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Southern Historical Society Papers, Volume 1. (ed. Reverend J. William Jones), Attack on
Fort Gilmer, . (search)
September 29th, 1864
Attack on Fort Gilmer, September 29th, 1864. By Charles Johnston. [The following letter to the President of the Southern Historical Society was endorsed by him as follows: The young gentleman who furnishes this narrative — a private soldier in Huff's, afterwards Griffin's battery, I believe — is a gentleman by birth a
f, about two thousand (2,000) men, consisting of what remained of Bushrod Johnson's Tennessee brigade (300 strong), commanded by a colonel whose name I think was Johnston; the Texas brigade, also commanded by a colonel whose name I do not remember; the City battalion, some battalions of Department troops (made up of clerks and att a private has of knowing what is going on around him, but I have written what I remember seeing at the time and hearing the officers talk about it.
With very great respect for yourself, not only on account of your career in the army, but for the stand you have since taken, allow me to write myself, your comrade, Chas. Johnston
Rebellion Record: a Diary of American Events: Poetry and Incidents., Volume 4. (ed. Frank Moore), chapter 187 (search)
Rebellion Record: a Diary of American Events: Poetry and Incidents., Volume 4. (ed. Frank Moore), chapter 371 (search)
The Boatswain of the Congress.--Among the many interesting incidents of the naval battle in Hampton Roads is the following: Mr. Charles Johnston, boatswain of the Congress — a fine specimen of the thorough seaman, who has been in the navy some thirty odd years — greatly excited the admiration of the officers by cool, unflinching courage. Stationed in the very midst of the carnage committed by the raking fire of the Merrimac, he never lost his self-possession, and not for a moment failed to cheer on and encourage the men. Blinded with the smoke and dust, and splashed with the blood and brains of his shipmates, his cheering words of encouragement were still heard. After the engagement, from which he escaped unwounded, his kindness and care in providing for the removal of the wounded, were as conspicuous as his previous braver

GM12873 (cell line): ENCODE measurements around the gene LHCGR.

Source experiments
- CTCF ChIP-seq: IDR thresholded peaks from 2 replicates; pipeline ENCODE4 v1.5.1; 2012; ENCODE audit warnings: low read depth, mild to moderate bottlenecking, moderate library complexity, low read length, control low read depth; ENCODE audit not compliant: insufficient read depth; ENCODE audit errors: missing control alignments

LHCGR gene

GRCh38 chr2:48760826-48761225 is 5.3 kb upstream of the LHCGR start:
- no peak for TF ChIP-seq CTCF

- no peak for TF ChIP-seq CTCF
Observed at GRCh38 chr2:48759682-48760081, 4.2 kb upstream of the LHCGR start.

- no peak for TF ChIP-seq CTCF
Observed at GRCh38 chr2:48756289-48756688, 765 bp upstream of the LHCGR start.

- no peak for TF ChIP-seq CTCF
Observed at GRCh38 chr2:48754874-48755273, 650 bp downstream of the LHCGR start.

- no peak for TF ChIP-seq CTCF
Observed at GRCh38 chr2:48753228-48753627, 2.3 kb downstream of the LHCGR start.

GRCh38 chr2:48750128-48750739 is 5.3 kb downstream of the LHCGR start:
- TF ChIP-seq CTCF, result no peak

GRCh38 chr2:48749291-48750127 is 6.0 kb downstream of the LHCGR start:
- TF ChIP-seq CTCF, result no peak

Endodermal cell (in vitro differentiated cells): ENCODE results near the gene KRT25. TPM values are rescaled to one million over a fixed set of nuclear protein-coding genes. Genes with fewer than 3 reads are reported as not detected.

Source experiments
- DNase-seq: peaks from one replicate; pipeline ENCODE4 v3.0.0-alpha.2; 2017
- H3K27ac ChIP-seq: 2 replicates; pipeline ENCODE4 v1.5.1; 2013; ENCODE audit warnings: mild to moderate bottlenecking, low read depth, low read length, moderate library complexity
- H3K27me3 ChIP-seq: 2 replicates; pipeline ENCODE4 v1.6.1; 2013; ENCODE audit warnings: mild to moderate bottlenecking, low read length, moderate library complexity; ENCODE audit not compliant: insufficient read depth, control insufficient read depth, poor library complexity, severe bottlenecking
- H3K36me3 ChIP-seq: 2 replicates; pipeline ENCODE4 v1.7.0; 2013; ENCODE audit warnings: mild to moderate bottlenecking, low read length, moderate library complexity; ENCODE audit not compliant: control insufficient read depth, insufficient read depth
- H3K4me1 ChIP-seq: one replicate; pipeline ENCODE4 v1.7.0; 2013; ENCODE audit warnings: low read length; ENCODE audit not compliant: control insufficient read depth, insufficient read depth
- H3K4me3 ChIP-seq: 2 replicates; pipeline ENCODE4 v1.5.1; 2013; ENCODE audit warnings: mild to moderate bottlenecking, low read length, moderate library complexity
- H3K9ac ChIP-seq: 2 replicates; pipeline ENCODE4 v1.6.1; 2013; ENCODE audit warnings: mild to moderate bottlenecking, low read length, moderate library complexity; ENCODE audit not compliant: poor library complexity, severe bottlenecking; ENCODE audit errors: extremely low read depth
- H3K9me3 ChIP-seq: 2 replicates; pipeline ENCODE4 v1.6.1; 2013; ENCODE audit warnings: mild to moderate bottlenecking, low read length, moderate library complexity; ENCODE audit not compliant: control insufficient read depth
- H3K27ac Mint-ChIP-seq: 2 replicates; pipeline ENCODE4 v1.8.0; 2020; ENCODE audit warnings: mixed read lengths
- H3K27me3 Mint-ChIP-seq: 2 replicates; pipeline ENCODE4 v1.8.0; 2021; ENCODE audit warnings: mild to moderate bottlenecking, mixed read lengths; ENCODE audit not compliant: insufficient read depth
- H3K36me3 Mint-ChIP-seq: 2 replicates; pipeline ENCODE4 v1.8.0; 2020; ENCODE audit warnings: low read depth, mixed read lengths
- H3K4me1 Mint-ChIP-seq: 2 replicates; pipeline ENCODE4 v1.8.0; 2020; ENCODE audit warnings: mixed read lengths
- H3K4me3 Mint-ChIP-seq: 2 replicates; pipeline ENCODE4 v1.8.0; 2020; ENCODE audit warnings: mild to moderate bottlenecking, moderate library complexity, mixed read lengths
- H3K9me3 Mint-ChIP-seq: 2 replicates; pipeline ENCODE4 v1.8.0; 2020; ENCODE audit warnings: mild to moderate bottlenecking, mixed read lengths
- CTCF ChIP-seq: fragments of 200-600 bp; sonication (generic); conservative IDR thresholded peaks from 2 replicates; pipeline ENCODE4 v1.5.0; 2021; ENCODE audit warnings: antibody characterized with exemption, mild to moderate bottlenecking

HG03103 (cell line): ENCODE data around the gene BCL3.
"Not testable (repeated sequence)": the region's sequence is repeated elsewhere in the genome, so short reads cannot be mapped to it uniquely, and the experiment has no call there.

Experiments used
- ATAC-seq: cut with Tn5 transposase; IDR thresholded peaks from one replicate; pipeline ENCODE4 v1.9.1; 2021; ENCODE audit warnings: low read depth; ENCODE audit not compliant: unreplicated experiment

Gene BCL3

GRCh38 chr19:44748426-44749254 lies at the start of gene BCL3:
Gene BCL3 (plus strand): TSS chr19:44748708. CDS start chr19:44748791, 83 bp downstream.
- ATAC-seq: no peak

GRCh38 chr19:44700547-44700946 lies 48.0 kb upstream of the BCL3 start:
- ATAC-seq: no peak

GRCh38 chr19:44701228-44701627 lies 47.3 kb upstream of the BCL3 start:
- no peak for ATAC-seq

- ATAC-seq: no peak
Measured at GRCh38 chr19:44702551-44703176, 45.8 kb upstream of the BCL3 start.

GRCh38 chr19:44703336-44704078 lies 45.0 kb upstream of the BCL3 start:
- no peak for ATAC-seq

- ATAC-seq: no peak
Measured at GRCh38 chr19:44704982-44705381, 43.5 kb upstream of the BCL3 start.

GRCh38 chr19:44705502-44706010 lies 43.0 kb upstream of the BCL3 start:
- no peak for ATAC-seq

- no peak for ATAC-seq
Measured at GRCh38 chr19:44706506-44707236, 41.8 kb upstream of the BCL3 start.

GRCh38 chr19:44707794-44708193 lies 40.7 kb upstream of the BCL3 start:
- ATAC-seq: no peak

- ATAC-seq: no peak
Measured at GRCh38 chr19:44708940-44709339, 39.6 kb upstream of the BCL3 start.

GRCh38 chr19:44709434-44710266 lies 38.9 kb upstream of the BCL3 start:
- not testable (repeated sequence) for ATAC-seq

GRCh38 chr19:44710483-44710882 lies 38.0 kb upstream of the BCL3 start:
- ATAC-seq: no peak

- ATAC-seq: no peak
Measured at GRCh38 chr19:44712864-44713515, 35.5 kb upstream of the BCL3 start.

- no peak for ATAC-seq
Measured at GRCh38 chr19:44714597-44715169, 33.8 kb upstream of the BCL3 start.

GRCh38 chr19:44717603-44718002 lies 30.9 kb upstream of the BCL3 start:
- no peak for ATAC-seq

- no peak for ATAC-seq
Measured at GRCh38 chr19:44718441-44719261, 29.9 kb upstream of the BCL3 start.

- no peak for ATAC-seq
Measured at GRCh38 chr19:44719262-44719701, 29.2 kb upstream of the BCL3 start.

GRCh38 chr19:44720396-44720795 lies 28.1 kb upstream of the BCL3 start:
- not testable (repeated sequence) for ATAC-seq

Southern Historical Society Papers, Volume 15. (ed. Reverend J. William Jones), Paroles of the
Army of Northern Virginia. (search)
The Daily Dispatch: December 5, 1862., [Electronic resource], From the
South side. (search)
Prison items. --The following prisoners were received at Castle Thunder yesterday: Wm. Brabham and Wm. Pyle, of company I, 2d Va. reg't, and J. W. Smallwood, of Lee Guards, as deserters; also, the following parties sent by the Provost Marshal of Stafford county, viz: Thomas D. Coates, supposed deserter; John Simpson and Jacob Stipps, attempting to cross the lines to the enemy; M. J. Chase, company A, 24th Michigan, Federal prisoner, W. A. Walker, company I, 2d N. C., deserter; Charles Johnston, a dangerous Unionist, (brought down in irons, said to have caused the deaths of many of our men by leading on the enemy;) D. C. Clough, company I, 5th La., forged discharge; J. M. Riddle, company K. 13th Va., no papers and deserter; Francis Roseh, suspicious character; James M. Crafts company I, 1st Ga.; Jas. Edwards, Rodgers's cavalry, and Pat Brannon, company M, 1st Ga. regulars, deserters.